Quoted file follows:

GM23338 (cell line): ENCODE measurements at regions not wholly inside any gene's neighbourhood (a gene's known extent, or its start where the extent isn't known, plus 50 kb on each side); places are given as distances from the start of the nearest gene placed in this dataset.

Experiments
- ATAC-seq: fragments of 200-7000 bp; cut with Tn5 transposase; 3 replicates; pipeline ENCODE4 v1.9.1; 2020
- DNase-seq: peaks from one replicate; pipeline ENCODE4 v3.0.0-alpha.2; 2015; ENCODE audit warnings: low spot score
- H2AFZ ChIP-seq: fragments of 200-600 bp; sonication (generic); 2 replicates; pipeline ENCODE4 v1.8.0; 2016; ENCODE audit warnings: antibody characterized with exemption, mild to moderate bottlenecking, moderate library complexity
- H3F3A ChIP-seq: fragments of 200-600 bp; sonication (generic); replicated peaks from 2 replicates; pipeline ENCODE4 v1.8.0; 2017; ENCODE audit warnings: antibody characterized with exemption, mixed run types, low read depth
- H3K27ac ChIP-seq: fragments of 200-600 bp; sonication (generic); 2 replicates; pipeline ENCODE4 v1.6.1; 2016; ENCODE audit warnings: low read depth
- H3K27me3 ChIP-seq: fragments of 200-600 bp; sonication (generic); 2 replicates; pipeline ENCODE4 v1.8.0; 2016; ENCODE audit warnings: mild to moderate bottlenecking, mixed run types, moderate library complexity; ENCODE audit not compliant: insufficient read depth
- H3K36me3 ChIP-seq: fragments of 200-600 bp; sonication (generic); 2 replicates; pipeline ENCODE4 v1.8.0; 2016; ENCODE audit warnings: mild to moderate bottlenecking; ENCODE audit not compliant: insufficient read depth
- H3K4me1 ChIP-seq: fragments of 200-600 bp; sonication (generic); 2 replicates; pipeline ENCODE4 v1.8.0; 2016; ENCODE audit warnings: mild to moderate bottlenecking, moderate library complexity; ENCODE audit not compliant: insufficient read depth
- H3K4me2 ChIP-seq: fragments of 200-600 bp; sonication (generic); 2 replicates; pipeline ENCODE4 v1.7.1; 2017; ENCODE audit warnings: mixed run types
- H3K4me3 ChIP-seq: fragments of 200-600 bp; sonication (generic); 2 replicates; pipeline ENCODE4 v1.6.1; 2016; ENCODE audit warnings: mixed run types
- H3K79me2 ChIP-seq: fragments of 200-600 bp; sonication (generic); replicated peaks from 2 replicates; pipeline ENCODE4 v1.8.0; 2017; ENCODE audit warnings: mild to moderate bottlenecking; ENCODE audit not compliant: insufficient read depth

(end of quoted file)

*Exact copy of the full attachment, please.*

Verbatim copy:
GM23338 (cell line): ENCODE measurements at regions not wholly inside any gene's neighbourhood (a gene's known extent, or its start where the extent isn't known, plus 50 kb on each side); places are given as distances from the start of the nearest gene placed in this dataset.

Experiments
- ATAC-seq: fragments of 200-7000 bp; cut with Tn5 transposase; 3 replicates; pipeline ENCODE4 v1.9.1; 2020
- DNase-seq: peaks from one replicate; pipeline ENCODE4 v3.0.0-alpha.2; 2015; ENCODE audit warnings: low spot score
- H2AFZ ChIP-seq: fragments of 200-600 bp; sonication (generic); 2 replicates; pipeline ENCODE4 v1.8.0; 2016; ENCODE audit warnings: antibody characterized with exemption, mild to moderate bottlenecking, moderate library complexity
- H3F3A ChIP-seq: fragments of 200-600 bp; sonication (generic); replicated peaks from 2 replicates; pipeline ENCODE4 v1.8.0; 2017; ENCODE audit warnings: antibody characterized with exemption, mixed run types, low read depth
- H3K27ac ChIP-seq: fragments of 200-600 bp; sonication (generic); 2 replicates; pipeline ENCODE4 v1.6.1; 2016; ENCODE audit warnings: low read depth
- H3K27me3 ChIP-seq: fragments of 200-600 bp; sonication (generic); 2 replicates; pipeline ENCODE4 v1.8.0; 2016; ENCODE audit warnings: mild to moderate bottlenecking, mixed run types, moderate library complexity; ENCODE audit not compliant: insufficient read depth
- H3K36me3 ChIP-seq: fragments of 200-600 bp; sonication (generic); 2 replicates; pipeline ENCODE4 v1.8.0; 2016; ENCODE audit warnings: mild to moderate bottlenecking; ENCODE audit not compliant: insufficient read depth
- H3K4me1 ChIP-seq: fragments of 200-600 bp; sonication (generic); 2 replicates; pipeline ENCODE4 v1.8.0; 2016; ENCODE audit warnings: mild to moderate bottlenecking, moderate library complexity; ENCODE audit not compliant: insufficient read depth
- H3K4me2 ChIP-seq: fragments of 200-600 bp; sonication (generic); 2 replicates; pipeline ENCODE4 v1.7.1; 2017; ENCODE audit warnings: mixed run types
- H3K4me3 ChIP-seq: fragments of 200-600 bp; sonication (generic); 2 replicates; pipeline ENCODE4 v1.6.1; 2016; ENCODE audit warnings: mixed run types
- H3K79me2 ChIP-seq: fragments of 200-600 bp; sonication (generic); replicated peaks from 2 replicates; pipeline ENCODE4 v1.8.0; 2017; ENCODE audit warnings: mild to moderate bottlenecking; ENCODE audit not compliant: insufficient read depth